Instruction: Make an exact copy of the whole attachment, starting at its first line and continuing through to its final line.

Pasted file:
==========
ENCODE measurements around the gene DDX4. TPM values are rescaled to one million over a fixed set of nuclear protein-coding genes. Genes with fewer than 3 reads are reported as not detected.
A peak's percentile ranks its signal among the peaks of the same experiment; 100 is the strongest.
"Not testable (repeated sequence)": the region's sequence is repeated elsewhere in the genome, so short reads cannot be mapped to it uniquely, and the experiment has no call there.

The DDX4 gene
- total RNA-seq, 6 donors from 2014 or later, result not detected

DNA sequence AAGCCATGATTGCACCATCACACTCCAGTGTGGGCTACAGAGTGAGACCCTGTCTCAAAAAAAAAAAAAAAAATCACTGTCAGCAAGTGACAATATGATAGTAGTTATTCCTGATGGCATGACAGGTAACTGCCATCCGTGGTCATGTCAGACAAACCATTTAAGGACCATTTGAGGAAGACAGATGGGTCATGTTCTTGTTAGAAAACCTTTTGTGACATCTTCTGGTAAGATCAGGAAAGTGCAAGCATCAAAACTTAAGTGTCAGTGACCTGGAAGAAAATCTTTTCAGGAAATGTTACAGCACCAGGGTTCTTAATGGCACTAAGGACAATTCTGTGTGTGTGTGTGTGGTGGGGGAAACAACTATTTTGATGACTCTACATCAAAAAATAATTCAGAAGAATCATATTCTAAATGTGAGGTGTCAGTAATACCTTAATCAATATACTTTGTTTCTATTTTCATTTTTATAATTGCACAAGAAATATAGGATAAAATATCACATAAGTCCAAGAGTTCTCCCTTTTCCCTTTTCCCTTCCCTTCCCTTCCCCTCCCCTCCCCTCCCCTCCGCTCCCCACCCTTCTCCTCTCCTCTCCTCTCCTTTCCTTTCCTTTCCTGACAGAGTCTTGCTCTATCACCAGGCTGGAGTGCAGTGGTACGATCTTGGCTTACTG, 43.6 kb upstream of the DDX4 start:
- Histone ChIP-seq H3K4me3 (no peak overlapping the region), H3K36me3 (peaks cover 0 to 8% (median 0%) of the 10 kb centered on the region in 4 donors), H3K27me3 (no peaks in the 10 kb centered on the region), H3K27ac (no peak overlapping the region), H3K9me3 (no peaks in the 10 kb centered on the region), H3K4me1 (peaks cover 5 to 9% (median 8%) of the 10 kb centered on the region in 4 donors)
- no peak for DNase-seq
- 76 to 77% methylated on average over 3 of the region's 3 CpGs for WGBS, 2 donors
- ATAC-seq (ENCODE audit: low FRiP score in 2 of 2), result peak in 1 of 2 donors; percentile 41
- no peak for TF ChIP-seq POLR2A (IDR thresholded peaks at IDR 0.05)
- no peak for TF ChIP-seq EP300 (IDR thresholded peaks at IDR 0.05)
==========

ENCODE measurements around the gene DDX4. TPM values are rescaled to one million over a fixed set of nuclear protein-coding genes. Genes with fewer than 3 reads are reported as not detected.
A peak's percentile ranks its signal among the peaks of the same experiment; 100 is the strongest.
"Not testable (repeated sequence)": the region's sequence is repeated elsewhere in the genome, so short reads cannot be mapped to it uniquely, and the experiment has no call there.

The DDX4 gene
- total RNA-seq, 6 donors from 2014 or later, result not detected

DNA sequence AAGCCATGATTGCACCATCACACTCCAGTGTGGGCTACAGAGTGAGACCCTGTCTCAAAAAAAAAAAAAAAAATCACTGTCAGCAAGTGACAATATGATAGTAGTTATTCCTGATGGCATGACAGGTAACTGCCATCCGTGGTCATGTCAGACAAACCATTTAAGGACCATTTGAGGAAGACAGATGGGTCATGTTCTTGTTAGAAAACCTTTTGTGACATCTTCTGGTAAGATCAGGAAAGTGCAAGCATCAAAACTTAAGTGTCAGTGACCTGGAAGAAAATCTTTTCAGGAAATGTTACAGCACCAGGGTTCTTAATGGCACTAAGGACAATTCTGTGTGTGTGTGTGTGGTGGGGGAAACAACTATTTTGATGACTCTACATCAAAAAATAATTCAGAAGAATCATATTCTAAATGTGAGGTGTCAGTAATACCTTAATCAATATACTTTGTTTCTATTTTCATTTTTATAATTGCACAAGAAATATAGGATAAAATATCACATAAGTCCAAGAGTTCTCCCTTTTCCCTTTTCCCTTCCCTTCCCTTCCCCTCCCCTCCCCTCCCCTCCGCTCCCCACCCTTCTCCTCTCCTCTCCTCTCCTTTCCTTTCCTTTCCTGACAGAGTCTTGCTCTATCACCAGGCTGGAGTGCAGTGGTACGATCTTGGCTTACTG, 43.6 kb upstream of the DDX4 start:
- Histone ChIP-seq H3K4me3 (no peak overlapping the region), H3K36me3 (peaks cover 0 to 8% (median 0%) of the 10 kb centered on the region in 4 donors), H3K27me3 (no peaks in the 10 kb centered on the region), H3K27ac (no peak overlapping the region), H3K9me3 (no peaks in the 10 kb centered on the region), H3K4me1 (peaks cover 5 to 9% (median 8%) of the 10 kb centered on the region in 4 donors)
- no peak for DNase-seq
- 76 to 77% methylated on average over 3 of the region's 3 CpGs for WGBS, 2 donors
- ATAC-seq (ENCODE audit: low FRiP score in 2 of 2), result peak in 1 of 2 donors; percentile 41
- no peak for TF ChIP-seq POLR2A (IDR thresholded peaks at IDR 0.05)
- no peak for TF ChIP-seq EP300 (IDR thresholded peaks at IDR 0.05)